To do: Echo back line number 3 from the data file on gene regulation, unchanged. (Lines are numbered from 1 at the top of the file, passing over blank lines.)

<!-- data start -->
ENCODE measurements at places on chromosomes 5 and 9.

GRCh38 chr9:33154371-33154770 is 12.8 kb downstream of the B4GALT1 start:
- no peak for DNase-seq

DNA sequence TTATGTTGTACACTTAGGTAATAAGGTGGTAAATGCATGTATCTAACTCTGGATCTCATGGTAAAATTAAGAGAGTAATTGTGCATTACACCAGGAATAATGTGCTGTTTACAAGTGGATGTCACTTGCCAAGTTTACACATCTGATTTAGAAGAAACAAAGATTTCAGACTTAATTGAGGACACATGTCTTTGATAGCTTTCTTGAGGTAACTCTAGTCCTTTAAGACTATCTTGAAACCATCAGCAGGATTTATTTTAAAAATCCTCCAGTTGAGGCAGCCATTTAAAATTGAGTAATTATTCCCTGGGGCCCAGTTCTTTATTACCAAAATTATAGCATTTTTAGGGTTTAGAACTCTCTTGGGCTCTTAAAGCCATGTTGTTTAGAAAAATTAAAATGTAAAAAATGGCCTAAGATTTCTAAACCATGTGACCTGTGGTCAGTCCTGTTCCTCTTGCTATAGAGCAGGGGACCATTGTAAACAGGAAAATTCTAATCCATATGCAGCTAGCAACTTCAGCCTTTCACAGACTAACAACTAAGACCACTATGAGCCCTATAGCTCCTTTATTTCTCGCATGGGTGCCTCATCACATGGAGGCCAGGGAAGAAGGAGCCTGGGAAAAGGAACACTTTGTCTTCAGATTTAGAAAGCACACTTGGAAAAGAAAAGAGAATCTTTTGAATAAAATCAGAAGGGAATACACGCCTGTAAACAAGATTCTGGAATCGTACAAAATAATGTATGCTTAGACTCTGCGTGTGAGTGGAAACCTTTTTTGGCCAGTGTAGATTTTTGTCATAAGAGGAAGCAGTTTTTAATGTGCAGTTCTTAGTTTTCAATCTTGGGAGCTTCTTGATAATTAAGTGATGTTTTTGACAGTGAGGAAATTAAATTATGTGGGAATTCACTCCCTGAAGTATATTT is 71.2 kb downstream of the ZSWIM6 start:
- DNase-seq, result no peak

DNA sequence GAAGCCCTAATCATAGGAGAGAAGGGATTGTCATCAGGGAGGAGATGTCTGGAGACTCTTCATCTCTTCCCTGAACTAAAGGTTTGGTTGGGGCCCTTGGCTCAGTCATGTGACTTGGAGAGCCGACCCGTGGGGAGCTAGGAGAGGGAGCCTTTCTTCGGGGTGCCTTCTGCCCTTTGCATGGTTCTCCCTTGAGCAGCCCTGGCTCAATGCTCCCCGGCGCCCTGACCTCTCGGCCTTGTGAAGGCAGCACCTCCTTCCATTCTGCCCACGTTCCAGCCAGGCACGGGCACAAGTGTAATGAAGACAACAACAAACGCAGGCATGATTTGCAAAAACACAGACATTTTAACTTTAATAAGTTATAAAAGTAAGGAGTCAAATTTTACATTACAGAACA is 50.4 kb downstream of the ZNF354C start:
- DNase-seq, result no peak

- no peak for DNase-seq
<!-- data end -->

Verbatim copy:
- no peak for DNase-seq